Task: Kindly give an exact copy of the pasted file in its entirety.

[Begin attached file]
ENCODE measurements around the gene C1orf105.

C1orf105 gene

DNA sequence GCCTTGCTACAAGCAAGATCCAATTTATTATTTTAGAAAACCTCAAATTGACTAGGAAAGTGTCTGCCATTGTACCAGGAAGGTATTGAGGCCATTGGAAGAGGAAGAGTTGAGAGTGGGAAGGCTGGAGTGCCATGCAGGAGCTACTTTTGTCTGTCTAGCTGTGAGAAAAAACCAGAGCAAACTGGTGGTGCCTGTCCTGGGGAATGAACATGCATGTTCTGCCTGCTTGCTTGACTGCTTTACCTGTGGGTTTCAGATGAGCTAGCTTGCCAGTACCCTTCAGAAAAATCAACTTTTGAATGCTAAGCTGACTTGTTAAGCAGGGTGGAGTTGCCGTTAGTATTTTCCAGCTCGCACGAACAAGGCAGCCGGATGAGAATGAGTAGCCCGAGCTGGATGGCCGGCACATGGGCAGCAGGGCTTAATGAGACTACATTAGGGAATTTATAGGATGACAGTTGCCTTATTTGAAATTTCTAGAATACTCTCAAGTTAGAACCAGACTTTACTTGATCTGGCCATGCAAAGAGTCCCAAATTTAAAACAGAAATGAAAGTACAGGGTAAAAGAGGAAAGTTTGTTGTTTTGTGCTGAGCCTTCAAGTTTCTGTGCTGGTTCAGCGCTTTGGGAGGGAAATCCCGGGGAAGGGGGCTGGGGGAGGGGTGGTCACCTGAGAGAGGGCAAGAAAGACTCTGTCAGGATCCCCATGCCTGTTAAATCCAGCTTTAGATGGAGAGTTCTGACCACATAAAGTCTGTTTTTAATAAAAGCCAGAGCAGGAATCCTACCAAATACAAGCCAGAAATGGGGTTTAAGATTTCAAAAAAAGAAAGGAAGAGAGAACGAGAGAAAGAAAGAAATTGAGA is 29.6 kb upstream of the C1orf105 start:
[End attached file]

ENCODE measurements around the gene C1orf105.

C1orf105 gene

DNA sequence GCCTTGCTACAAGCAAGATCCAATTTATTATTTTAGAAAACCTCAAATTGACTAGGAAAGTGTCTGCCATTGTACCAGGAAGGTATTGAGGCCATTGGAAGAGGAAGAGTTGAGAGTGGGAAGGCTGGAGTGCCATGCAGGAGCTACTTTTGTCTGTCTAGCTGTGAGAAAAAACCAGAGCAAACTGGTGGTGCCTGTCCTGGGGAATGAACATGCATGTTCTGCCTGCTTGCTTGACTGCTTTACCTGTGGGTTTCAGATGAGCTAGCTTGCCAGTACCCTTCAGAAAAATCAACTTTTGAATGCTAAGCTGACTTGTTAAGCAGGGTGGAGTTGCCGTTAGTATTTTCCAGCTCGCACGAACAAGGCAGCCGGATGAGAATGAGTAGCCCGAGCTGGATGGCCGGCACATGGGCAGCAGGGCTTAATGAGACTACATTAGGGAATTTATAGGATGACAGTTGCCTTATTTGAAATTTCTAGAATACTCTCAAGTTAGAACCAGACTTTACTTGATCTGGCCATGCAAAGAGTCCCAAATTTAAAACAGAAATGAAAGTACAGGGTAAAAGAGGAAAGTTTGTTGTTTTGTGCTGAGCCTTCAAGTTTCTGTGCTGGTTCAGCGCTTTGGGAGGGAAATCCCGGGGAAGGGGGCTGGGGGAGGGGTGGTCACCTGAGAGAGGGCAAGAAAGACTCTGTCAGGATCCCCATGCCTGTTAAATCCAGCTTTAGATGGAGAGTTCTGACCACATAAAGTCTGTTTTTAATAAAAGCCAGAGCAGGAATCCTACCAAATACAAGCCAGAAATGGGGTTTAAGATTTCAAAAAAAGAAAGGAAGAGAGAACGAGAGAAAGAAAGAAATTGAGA is 29.6 kb upstream of the C1orf105 start: